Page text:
PRAGUE -- The Czech Republic has said it wants more Russian diplomats to leave the country and neighboring Slovakia has decided to eject three Russian Embassy staff in solidarity, as tensions between Prague and Moscow escalate over Russia's alleged role in a deadly 2014 explosion at a Czech arms depot.
Newly appointed Czech Foreign Minister Jakub Kulhanek said on April 22 that Russia won't be allowed to have more diplomats in Prague than the Czechs currently have at their embassy in Moscow.
He did not say how many Russian Embassy staff members would be affected by the move, but in an interview with Lidovky.cz published late on April 21 he indicated that "about" 60 Russian embassy staff would be expelled if Moscow ignored a deadline to allow Czech diplomats, who were expelled recently in a retaliatory move, to return to work by noon on April 22. Moscow had called the ultimatum "unacceptable."
"We will cut the number of diplomats at the Russian Embassy in Prague to match the number of our staff at the embassy in Moscow," Kulhanek told a news briefing after the deadline had passed.
"The decision took effect today. Russia has been given until the end of May to recall their staff," he added.
In response, Russia's Foreign Ministry spokeswoman Maria Zakharova said it had demanded that the Czech Embassy "reduce the number of its employees in Moscow taking into account the existing disparity when it comes to locally recruited staff."
"The [Czech] ambassador was told that we reserve the right to take other steps in the event the hysterical anti-Russian campaign spirals further," Zakharova said in a statement.
After Kulhanek's announcement, Slovak Prime Minister Eduard Heger announced that "three representatives of the Russian diplomatic mission must end their activities in Slovakia and must leave the country within seven days."
Heger said Slovakia made the decision "following recent events in the Czech Republic and after having thoroughly evaluated information of our intelligence services that closely cooperate with the intelligence services of our allies."
The Russian Embassy in Bratislava called the decision "a step contradicting the historically friendly relations between our nations," and said the Slovak government would be informed of Russia's response "in the near future."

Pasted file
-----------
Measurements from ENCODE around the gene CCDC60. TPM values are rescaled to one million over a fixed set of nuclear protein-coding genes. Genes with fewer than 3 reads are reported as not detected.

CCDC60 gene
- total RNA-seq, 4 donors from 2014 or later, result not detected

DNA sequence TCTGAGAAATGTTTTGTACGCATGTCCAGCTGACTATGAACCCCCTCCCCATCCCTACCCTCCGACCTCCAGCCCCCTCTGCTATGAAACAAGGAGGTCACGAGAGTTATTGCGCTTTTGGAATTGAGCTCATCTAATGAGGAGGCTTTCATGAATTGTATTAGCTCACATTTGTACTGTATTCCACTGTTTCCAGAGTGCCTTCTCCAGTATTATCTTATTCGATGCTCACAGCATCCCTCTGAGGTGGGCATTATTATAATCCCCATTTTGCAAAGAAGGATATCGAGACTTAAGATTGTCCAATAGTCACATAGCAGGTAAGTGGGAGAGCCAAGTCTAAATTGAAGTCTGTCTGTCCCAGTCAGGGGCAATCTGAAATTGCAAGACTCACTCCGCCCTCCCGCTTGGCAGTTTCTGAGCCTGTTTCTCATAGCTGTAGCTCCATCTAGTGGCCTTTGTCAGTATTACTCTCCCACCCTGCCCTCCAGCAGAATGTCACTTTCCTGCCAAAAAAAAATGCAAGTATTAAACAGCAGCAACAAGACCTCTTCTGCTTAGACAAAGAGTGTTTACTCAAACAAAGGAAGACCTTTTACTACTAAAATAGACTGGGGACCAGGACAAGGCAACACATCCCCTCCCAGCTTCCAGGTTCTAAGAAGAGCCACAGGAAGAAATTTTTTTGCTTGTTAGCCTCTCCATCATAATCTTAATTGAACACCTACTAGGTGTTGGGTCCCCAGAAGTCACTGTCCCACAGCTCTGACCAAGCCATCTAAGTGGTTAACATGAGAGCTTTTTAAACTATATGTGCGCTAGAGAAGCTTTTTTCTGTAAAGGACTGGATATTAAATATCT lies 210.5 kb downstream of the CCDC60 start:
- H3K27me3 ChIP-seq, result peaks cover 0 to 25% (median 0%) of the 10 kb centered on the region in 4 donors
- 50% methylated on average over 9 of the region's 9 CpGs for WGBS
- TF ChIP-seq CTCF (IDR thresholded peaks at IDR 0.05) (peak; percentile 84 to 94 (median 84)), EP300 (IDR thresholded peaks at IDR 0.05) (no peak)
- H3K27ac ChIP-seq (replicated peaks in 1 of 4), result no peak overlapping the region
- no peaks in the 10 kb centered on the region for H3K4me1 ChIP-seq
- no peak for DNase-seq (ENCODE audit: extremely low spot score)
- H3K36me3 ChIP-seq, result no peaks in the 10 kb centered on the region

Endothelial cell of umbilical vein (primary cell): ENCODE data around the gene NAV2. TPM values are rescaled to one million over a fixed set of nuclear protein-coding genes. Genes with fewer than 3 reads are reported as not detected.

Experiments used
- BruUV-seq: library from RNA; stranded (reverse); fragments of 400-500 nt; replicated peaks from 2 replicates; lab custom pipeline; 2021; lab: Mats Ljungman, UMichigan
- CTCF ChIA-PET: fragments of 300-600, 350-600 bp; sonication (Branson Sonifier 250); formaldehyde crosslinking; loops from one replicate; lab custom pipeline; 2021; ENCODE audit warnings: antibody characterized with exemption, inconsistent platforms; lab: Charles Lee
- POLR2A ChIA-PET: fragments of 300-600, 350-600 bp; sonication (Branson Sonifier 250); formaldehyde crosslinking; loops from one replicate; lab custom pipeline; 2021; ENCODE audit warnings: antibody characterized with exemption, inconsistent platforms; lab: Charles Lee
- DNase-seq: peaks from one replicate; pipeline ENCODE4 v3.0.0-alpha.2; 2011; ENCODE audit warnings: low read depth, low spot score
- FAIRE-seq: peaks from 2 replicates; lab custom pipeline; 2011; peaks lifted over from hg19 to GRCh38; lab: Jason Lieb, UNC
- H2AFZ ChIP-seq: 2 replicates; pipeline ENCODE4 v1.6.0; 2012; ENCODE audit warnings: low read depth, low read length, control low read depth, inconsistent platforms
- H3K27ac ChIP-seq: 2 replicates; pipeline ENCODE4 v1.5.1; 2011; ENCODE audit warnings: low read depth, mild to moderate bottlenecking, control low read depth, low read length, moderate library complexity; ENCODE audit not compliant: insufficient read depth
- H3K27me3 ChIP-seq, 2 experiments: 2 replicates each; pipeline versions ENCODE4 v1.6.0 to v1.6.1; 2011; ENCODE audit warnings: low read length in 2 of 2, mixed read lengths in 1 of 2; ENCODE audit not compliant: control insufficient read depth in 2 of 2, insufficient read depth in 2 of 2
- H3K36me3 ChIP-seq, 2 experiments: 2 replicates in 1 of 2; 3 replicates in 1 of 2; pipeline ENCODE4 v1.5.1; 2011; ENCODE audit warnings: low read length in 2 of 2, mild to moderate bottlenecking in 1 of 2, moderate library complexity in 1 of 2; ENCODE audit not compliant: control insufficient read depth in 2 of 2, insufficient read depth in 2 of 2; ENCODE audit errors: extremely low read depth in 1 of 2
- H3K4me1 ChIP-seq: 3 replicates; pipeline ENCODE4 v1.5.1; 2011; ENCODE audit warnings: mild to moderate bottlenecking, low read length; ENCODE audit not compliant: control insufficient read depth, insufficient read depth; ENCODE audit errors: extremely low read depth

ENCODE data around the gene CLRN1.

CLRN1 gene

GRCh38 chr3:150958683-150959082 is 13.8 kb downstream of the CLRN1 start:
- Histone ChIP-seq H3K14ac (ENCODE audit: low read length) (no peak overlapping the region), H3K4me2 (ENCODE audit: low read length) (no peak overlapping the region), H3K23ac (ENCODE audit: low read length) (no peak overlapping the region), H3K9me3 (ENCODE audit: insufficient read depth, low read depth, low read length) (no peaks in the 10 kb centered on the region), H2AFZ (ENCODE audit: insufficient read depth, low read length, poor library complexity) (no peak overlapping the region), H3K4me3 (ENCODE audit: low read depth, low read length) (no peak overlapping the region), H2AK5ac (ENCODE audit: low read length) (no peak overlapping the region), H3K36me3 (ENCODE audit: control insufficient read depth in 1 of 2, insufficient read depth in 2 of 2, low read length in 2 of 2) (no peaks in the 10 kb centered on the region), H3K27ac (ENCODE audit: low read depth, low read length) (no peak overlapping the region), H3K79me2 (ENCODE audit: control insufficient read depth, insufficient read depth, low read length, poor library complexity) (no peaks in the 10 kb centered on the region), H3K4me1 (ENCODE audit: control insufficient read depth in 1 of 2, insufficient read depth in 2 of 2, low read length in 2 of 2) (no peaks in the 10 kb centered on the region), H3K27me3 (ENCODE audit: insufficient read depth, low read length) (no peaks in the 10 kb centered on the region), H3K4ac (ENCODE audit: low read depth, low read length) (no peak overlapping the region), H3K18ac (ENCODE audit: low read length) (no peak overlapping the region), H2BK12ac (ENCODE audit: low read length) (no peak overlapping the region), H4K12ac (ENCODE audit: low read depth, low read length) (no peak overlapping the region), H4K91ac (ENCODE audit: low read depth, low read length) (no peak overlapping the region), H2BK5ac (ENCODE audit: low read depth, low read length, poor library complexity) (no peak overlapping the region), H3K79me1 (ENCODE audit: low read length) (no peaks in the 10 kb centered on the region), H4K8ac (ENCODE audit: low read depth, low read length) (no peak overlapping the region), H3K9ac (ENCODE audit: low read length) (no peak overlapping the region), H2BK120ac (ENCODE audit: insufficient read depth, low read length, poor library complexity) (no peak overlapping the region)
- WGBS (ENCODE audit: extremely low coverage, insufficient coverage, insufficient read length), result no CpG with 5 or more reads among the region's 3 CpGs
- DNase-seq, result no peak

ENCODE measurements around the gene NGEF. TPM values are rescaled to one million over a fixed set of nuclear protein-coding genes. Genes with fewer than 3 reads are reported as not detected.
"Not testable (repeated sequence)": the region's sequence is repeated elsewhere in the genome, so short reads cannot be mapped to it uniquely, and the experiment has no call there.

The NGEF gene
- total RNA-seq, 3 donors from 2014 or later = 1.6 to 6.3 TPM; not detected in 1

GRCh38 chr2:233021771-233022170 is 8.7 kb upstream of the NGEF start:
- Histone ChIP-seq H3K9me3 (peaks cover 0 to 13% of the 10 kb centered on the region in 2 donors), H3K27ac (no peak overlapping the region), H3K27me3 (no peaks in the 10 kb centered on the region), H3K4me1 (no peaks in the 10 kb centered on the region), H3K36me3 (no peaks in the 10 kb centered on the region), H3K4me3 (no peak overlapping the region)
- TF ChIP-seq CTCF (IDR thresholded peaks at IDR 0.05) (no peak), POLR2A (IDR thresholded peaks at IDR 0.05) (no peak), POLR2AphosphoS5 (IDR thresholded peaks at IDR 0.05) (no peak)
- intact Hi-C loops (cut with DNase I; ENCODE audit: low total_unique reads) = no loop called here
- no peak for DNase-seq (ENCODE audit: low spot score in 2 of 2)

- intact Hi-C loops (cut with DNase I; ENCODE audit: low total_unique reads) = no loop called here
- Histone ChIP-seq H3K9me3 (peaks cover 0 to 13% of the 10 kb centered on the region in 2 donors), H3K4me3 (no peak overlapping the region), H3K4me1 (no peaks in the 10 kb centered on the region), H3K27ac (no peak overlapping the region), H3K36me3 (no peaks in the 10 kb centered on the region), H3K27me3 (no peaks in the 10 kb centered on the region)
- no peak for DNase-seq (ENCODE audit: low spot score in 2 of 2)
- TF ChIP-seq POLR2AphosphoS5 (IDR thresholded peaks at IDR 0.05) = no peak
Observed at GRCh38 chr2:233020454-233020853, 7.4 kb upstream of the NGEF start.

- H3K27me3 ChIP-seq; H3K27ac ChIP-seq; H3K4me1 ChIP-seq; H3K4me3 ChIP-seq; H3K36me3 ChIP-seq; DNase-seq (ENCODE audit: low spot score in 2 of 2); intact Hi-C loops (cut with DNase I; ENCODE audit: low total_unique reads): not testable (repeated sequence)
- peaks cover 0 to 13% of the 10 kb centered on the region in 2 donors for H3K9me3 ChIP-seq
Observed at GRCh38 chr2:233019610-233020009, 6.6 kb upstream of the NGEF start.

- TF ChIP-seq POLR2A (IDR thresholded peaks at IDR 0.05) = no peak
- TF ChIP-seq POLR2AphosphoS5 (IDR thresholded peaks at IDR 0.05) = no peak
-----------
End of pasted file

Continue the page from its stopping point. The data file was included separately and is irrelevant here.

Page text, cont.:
On April 19, 18 Russian diplomats identified by the Czechs as being intelligence operatives were expelled from their posts in Prague, prompting Moscow to retaliate with the expulsion of 20 Czech Embassy employees in Moscow.
The Czechs said they were surprised by the size of the Russian move, which they noted would severely hamper the operations of the embassy in Moscow.
"The aim is to bring the situation at the Russian Embassy in line with that at our embassy in Moscow at the moment," Kulhanek said in explaining the number of possible expulsions.
The tit-for-tat moves over the Czech allegations have triggered Prague's biggest dispute with Russia since the 1989 end of communist rule, putting the small Central European NATO member at the center of rising tensions between Moscow and the West.
The Czechs said in a statement before the announcement that the North Atlantic Council, NATO's principal political decision-making body, had been informed of the situation.
"The allies expressed deep concern over the destabilizing actions Russia continues to carry out across the Euro-Atlantic area, including on Alliance territory, and stand in full solidarity with the Czech Republic," the April 22 statement said.
The Kremlin has rejected what it called Prague's "baseless accusations" and said the Czech moves were "unreasonable and harmful to bilateral relations."
Kremlin spokesman Dmitry Peskov, commenting on Kulhanek's interview with Lidovky.cz, said that President Vladimir Putin in his annual state-of-the-nation address on April 21 "had talked about the futility of issuing demands" against Russia.
The Czech Foreign Ministry says the number of Czech diplomats in Moscow after the expulsions sits at five, plus 19 other staff. Russia's Embassy in Prague now has 27 diplomats and 67 other staff, according to the ministry. Both countries have additional staff at consulates in other cities.
As a result of the dispute, the Czech government has already decided to eliminate Russia's state-run corporation Rosatom from a multibillion-dollar tender to build a new unit at the Dukovany nuclear power plant.
Interior Minister Jan Hamacek, who was acting foreign minister until Kulhanek's appointment, said that Prague would also no longer consider buying Russia's Sputnik V vaccine against COVID-19.
Citing Czech intelligence, the government said that Russia's GRU military intelligence agency orchestrated the explosion in the eastern town of Vrbetice in 2014 in what the Foreign Ministry called "an unacceptable violation of the state sovereignty and national security of the Czech Republic."
The October 16 blast set off 50 metric tons of stored ammunition, killing two people. Two months later, another explosion of 13 tons of ammunition occurred at the same site.
In connection with the October blast, Czech police said they were seeking two suspected Russian agents also identified as suspects in the 2018 poisoning of former Russian double agent Sergei Skripal in England.
However, the open-source investigation organization Bellingcat said the Russian operation that the Czech authorities had linked to the blast in Vrbetice involved at least six GRU operatives.
Skripal, a former Russian military intelligence officer, and his daughter Yulia nearly died after being exposed to what British authorities later concluded was Novichok, a military-grade nerve agent. A British woman who accidentally came into contact with the substance died.
Britain's NATO allies responded to the Skripal poisoning by imposing sanctions on Russia and expelling diplomats.